Portraits of Wildflowers

Perspectives on Nature Photography

Ailanthus webworm moth on kidneywood buds

with 20 comments

Ailanthus Webworm Moth on Kidneywood Buds 9993

When I got close to the kidneywood tree, Eysenhrdtia texana, that you saw last time, I noticed a small insect. It was an Ailanthus webworm moth, Atteva aurea. The slender moth moved around and flew away from time to time, especially when I tried to photograph it and got too near, but eventually I managed to take some close-ups of it on a spike of kidneywood buds. That’s what you see here (and if you go back and look carefully at the center of yesterday’s photo you’ll see that the moth was in that picture, too).

The date was October 3rd, and the location was a place by the side of a road in my neighborhood that I drive past every day.

Halloween was a week ago, and the thought crossed my mind—forget zombies, ghouls, and witches—that someone wanting an original costume might dress up as an Ailanthus webworm moth next year. If any reader follows that suggestion, be sure to send a photo of yourself in costume.


I’ll be out of town for the next few days, so please forbear if it takes me a while to answer comments.

© 2013 Steven Schwartzman

Written by Steve Schwartzman

November 7, 2013 at 6:02 AM

20 Responses

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  1. Great! Looks like a caped crusader hiding behind the spike, planning its next move! Such as foiling villain(s) or rescuing innocent victim(s). Eh, recently, I’d watched a PBS special series about superheroes. Maybe that’s why I have caped crusader on the brain when I saw the moth’s wings.


    November 7, 2013 at 6:24 AM

    • You have a good imagination, Wanda: a caped crusader is right on target for this little moth, whether that’s what the PBS show’s creators had in mind or not.

      Steve Schwartzman

      November 7, 2013 at 6:59 AM

  2. What a fancy little bug. I like the way its slender length emphasizes the slender kidneywood branch. This morning, I happened across these words from Thoreau, which seem appropriate: “”Nature will bear the closest inspection. She invites us to lay our eye level with her smallest leaf, and take an insect view of its plain.”

    An insect’s view of its insects isn’t too bad, either.


    November 7, 2013 at 7:43 AM

    • Well said. I began reading Thoreau in high school and have come to appreciate his closeness to nature more than I did then.

      Steve Schwartzman

      November 7, 2013 at 8:10 AM

  3. What a little beauty. Looks like it is wearing a leopard-skin cloak!


    November 7, 2013 at 7:50 AM

  4. Maybe it is somewhere in yesterday’s photo. On the backside of the stem of buds in the upper right center? or lower left corner? or just above either?

    Anne Davidson

    November 7, 2013 at 9:35 AM

  5. That’s a terrific discovery.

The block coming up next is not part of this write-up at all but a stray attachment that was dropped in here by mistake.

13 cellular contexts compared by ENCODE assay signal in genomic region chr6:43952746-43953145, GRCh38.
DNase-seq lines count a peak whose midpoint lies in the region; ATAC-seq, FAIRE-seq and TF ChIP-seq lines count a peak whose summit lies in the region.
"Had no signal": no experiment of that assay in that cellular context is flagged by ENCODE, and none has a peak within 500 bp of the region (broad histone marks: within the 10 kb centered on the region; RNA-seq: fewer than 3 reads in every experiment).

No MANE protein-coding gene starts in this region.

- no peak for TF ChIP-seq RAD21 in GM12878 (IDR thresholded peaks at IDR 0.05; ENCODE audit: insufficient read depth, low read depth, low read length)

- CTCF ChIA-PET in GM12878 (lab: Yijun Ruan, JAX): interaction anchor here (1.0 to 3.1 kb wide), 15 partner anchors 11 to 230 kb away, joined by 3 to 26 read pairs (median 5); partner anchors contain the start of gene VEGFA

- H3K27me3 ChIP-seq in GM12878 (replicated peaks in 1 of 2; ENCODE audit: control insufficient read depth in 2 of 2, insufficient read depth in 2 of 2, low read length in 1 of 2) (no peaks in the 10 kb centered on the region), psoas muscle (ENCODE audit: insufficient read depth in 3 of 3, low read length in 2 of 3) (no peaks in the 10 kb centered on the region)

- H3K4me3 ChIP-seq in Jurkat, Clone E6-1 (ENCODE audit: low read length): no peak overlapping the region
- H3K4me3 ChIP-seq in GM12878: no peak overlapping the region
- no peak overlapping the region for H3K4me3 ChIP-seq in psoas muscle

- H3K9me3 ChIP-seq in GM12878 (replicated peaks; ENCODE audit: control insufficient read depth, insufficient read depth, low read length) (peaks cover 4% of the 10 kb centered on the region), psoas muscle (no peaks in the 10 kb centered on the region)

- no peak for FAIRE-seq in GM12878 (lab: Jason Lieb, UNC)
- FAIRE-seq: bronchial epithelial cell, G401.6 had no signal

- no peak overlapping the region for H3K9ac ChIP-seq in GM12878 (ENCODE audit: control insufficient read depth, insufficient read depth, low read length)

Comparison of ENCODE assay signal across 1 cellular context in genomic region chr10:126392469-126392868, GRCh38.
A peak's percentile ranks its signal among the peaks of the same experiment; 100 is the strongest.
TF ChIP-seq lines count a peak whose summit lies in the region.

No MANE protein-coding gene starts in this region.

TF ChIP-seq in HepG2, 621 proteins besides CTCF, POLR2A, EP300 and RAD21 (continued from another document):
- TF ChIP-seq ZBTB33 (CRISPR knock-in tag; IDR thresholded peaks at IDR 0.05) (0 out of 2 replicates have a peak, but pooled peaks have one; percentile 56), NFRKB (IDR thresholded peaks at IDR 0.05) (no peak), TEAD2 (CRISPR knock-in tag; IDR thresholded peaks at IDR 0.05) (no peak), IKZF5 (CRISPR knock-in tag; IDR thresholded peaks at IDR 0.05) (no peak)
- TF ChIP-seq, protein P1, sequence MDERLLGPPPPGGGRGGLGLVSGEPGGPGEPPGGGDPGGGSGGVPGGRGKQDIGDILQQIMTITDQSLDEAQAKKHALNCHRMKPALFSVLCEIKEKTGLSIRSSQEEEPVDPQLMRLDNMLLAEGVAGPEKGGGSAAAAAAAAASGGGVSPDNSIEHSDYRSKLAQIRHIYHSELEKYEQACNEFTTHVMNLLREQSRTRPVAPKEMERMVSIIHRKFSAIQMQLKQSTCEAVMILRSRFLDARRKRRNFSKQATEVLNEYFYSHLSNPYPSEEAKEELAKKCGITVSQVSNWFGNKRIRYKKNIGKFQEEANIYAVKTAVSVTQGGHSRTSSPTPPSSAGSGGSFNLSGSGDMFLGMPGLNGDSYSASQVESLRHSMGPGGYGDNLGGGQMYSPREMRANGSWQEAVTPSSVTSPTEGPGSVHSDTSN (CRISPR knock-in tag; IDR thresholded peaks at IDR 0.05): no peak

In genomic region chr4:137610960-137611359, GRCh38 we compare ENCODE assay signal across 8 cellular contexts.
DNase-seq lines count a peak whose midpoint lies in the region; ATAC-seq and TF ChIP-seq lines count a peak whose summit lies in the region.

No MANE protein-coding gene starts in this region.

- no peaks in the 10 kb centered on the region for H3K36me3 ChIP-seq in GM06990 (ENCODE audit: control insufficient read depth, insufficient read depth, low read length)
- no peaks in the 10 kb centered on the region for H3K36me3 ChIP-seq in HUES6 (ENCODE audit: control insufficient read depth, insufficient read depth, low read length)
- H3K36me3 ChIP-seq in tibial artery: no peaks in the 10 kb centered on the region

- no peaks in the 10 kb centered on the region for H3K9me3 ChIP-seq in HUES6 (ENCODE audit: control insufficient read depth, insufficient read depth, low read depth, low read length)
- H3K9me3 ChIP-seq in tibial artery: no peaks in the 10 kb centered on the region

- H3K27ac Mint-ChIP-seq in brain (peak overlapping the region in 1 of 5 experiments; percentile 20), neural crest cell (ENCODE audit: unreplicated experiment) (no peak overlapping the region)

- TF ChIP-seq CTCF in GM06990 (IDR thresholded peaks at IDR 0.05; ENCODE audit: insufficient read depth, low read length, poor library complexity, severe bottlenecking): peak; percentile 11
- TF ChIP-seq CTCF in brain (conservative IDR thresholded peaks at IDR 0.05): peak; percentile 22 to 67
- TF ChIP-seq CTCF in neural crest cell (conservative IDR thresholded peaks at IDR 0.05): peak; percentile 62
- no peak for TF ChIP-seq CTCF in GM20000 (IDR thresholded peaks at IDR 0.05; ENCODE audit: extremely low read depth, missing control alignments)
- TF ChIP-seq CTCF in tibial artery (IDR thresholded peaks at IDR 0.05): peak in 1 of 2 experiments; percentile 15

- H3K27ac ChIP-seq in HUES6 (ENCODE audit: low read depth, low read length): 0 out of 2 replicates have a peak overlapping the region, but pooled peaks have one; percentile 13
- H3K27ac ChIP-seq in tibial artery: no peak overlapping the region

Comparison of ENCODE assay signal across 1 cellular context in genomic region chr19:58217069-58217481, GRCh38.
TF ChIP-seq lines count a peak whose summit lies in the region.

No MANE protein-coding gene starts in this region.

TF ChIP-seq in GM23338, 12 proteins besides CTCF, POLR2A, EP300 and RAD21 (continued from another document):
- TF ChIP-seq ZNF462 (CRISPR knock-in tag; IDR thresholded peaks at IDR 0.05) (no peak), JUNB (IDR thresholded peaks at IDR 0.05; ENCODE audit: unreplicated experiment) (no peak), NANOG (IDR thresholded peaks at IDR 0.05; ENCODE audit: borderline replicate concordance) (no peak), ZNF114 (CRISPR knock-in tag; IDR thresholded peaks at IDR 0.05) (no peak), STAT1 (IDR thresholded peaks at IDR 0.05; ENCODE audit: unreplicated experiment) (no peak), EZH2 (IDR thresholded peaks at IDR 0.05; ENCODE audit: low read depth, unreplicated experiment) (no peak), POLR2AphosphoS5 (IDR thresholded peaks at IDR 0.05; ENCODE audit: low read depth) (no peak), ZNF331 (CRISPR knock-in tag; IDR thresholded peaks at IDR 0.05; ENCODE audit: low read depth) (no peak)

November 7, 2013 at 11:39 AM

  6. Another wonderful insect, and clearly at home here on the kidneywood. After all, in this resting position it not only mimics the vertical stalk it’s on but has its spots distributed in a similar pattern to that of the bud ‘dots’ on the stem as well. It really *would* be a cool costume opportunity, as you say! I can certainly see a nice long superhero cape design in there–or, alternatively, a glamorous vintage-style evening gown design. Can you hear the gears grinding from over there??


    November 7, 2013 at 1:40 PM

    • Yes, I can hear those gears grinding over here (which happens to be northwestern Arkansas tonight). If you, with your skills, decide to follow up on this, do send along a picture.

      Steve Schwartzman

      November 7, 2013 at 8:34 PM

  7. I get these in my yard on the Boneset, Steve. They are very attractive moths…although that can be said for most…and this is a nice image too.

    Steve Gingold

    November 7, 2013 at 2:19 PM

    • I think you’re the first person who’s commented who’s seen one of these moths. You’re right that many moths are photogenic, and I wish I had more pictures to show their diversity.

      Steve Schwartzman

      November 7, 2013 at 8:41 PM

  8. fancy bug


    November 7, 2013 at 8:32 PM

  9. So, did you get any costume photos?

    Susan Scheid

    November 9, 2013 at 5:54 PM

    • This was only a week after Halloween, so I’m afraid we’ll have to wait a year for pictures if anyone decides to dress up this way.

      Steve Schwartzman

      November 9, 2013 at 7:48 PM

  10. […] plants, probably Solidago altissima. In the top photograph you may strain your eyes to make out the Ailanthus webworm moth (which I didn’t even notice when I took the picture), but you sure can’t miss the […]

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